Green bond issuance could reach US$1 trillion annually, says report
China predicted to be largest driver of renewable investment
GREEN bond issuance could reach US$1 trillion annually, according to a Bank of America Merrill Lynch (BAML) report released on December 21.
“In the long run, green bonds help drive the reallocation of financial resources to meet climate goals, rather than funding as pure philanthropy,” the report says. “As such, green bonds have the potential to reach US$1 trillion of annual issuance by 2020 and could have profound impact on steering the trajectory of the world.”
The projection assumes significant growth from emerging areas such as sovereign green bonds, green municipal bonds and green asset-backed securities bonds, all of which could rise by between 10% and 25%. This also assumes China resumes a growth trajectory versus remaining flat in 2017. Issuance in 2018 could reach up to US$160 billion in a bull-case scenario, according to the report.
The size of the green bond market stood at US$282.5 billion as of October 31 2017 – augmented by another record issuance of close to US$106.5 billion year-to-date. There were 135 new issuers that entered the market in 2017 through October, bringing the issuer base to over 550 from 45 countries in 29 currencies.
A wide range of issuers accessed the green bond market in the past 12 months, including national governments, mortgage providers, energy conglomerates, banks, airports and real estate companies.
BAML says green bonds have matured to be an asset class in its own right, providing de-risking, scale and liquidity for climate finance. Green bond developments from ratings agencies, exchanges, benchmark indices and exchange traded funds are helping to harmonizing standards while pushing for greater transparency as the market grows.
In terms of projects that green bonds are funding, renewable energy comprises nearly half of the total proceeds at 47%, followed by green buildings at 22%, transport 9% to 15%, and water and waste 15%. The use of proceeds continues to diversify, where the allocation to transport and water projects has seen the largest percentage increase versus previous years.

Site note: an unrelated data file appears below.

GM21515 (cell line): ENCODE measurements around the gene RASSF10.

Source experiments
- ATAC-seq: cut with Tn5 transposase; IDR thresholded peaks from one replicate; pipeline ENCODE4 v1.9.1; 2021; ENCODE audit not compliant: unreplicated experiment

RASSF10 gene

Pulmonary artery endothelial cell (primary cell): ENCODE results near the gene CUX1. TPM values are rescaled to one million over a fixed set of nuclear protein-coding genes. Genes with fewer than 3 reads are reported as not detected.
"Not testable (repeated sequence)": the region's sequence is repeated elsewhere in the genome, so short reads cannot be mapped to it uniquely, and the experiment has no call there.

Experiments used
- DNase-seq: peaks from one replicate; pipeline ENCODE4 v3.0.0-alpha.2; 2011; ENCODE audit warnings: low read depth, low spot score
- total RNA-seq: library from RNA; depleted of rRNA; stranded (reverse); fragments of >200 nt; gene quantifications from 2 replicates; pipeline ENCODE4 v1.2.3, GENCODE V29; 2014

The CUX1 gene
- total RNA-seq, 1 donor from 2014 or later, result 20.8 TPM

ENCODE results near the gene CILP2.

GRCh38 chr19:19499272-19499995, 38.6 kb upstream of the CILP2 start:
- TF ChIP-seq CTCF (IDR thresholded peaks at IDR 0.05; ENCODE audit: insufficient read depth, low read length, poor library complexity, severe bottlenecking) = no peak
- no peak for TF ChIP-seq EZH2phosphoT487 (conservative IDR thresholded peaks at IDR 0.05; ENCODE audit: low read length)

China continued to be the largest green bond issuer in the world in 2017, with over US$23 billion in the first 10 months, or about 22% of the total issuance. However, this was lower than the US$30 billion (or 33% of the total) volume in 2016.
BAML notes the Chinese green bonds have been maturing and gaining credibility with third-party verification and ratings, as well as indices growing rapidly. Golden Credit Rating International has developed China’s first green bond credit rating system that quantifies the impact of the bonds. There are several Chinese green bond indices such as China Green Bond, Climate Aligned Bond Index, CUFE-CNI Green Bond Index Series and the Shanghai Stock Exchange Green Bond Index, which help create investor benchmarks to help drive the growth of the market.
China requires between two trillion renminbi and four trillion renminbi (US$315 billion and US$630 billion) in green investments, of which the public sector could only provide for a maximum of 15%. The majority of investment must come from green financing and the private sector, with green bonds as important tools.
BAML says China will be the largest driver of renewable investment – projected at US$100 billion annually – with wind and solar capacity increasing eight-fold to 2040.
Green bonds also remain a major opportunity for India given the long-term need for climate investment. Although the country’s issuance pales in comparison with China, with a volume of just over US$3 billion to date, the market is witnessing increasing innovation and diversification.
At present, India is the world’s third-largest greenhouse gas emitter and needs up to US$200 billion to meet its renewables installation targets alone. The government plans to build 175GW of renewable energy facilities by 2022, consisting of 100GW of solar power, 60GW of wind power, 10GW of biomass and 5GW from small hydro.
India has aimed to cut carbon intensity by 33% to 35% by 2030 (estimates) from the 2005 levels, and aims to grow to 40% the share of power generated from renewables. This would require US$2.5 trillion to achieve, BAML says, much of which will need to come from private capital and assistance from developed markets.
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